[Date Prev][Date Next] [Thread Prev][Thread Next] [Date Index] [Thread Index]

Removal of freeswan from sarge

Hi all,

[Please CC me in replies, I am currently not subscribed to -devel. This is 
also cross-posted to debian-user because it might affect users that are not 
subscribed to -devel.]

I have thought for quite some time about this issue and have now come to a 
decision. Sorry that it's rather late in the release process, but I really 
think it'll be better this way.

If nobody wants to argue in favor of it, I hereby request freeswan to be 
removed from the archive (unstable and testing). (Please read further before 
actually doing it or starting to flame. Thanks.)

Reasoning: freeswan is dead. It's upstream development has been discontinued, 
it has a lot of open bugs in the Debian BTS that I sometimes can't and for 
others won't fix. Besides all of that, the freeswan package has always been a 
bloody mess, with sometimes >10 (usually conflicting) patches needing to be 
applied to get all the features necessary for today's IPSec demands. Yes, 
package updates to new upstream version have not (only) taken that long 
because I am lazy. But don't despair, a new contender is here for rescue: 
It is a fork of the freeswan codebase, but already integrates most of the 
third-party patches I have been applying to the Debian package over the last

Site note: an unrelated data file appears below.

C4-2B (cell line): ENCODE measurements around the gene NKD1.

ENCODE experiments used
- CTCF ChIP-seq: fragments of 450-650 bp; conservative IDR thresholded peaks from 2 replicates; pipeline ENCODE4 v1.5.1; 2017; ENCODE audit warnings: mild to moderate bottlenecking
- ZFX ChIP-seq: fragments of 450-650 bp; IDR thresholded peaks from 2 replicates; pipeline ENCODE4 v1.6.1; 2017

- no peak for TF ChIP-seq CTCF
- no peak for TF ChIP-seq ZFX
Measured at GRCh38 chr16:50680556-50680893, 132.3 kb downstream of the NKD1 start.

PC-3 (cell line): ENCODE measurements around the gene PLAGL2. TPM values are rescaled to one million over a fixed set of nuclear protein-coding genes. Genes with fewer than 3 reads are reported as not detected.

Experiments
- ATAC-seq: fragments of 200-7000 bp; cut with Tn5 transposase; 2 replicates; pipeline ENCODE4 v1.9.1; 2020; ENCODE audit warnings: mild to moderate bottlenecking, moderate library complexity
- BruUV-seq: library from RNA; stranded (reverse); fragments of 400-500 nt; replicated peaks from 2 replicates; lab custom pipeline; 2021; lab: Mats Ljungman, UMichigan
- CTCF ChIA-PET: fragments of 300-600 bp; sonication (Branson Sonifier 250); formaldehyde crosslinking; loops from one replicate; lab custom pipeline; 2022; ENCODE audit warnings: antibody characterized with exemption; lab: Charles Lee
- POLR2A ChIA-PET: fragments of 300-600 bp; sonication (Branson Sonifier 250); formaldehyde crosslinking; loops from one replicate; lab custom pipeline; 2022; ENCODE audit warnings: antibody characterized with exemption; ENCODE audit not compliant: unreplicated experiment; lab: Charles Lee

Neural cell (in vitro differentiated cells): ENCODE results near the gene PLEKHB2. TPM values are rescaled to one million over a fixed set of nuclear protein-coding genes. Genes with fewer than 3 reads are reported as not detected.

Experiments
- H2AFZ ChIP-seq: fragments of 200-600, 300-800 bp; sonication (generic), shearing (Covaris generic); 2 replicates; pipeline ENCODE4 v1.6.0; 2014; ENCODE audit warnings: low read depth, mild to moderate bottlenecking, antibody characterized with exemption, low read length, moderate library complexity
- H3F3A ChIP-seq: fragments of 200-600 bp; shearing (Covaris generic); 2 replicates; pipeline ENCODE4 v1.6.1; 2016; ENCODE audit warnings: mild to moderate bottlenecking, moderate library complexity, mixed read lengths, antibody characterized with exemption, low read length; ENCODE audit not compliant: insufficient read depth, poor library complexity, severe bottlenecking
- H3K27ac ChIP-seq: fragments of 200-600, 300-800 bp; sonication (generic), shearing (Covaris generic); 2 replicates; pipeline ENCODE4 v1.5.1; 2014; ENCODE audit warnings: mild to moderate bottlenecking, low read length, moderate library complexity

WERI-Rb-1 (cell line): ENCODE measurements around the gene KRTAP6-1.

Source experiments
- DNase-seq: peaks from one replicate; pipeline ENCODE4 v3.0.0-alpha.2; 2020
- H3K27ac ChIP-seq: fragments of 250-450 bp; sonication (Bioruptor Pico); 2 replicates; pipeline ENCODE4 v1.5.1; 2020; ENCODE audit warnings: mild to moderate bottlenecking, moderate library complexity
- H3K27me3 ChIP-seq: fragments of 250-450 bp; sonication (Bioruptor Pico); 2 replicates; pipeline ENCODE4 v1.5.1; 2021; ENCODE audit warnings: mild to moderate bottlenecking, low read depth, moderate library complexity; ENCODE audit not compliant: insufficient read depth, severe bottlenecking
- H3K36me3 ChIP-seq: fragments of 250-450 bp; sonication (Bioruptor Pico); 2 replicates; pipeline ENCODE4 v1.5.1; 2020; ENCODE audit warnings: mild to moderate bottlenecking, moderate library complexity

years. It is therefore more feature-complete than native freeswan ever was.
Since quite some time, I am also packaging openswan, and for nearly that long 
it is also in the Debian archive (unstable and testing). I am a lot more 
happy with my contacts to openswan upstream than I have been to my contacts 
to freeswan upstream (although some of them simply moved from freeswan to 
openswan). I can't give some facts here, but the openswan team is extremely 
responsive to any requests, which I like very much. In fact, most of the time 
the upstream package will include the latest Debian packaging, so 
the .diff.gz is generally _very_ small. 
One of the best points for openswan, from a user point of view, is that it is 
config-file compatible. I.e. if you remove (not purge) freeswan, install 
openswan, and - if you use the KLIPS kernel part instead of the native Linux 
IPSec kernel stack - recompile the kernel (or the modules) with openswan 
instead of freeswan, no other changes should be necessary. The same 
ipsec.conf, ipsec.secrets and X.509 certificates can be used.

To make a long story short: If you have any compelling reason to continue 
using freeswan, i.e. if for some reason you can not use openswan, then please 
let me know now. And no, not wanting to compile a new kernel because of the 
switch is not a compelling reason. If you can't recompile your kernel, you 
a) shouldn't have compiled it in the first place
b) should not be running unstable or testing. Remember that nothing will 
change for stable.
I am probably being presumptuous with regard to current freeswan users here, 
but I am looking for the best solution for users of the to-be-stable release, 
and freeswan is not good for that. Better a clear cut now.
If there are no objections within 2 weeks from now, I will ask the ftp 
maintainers and release managers to remove freeswan from unstable and 

I am still thinking about doing an "upgrade" package of freeswan though, which 
depends on openswan and simply moves the configuration of the old freeswan 
configuration to openswan. Any preferences towards such a package?

with best regards,

Attachment: pgpLn1wgSvrp7.pgp
Description: PGP signature

Reply to: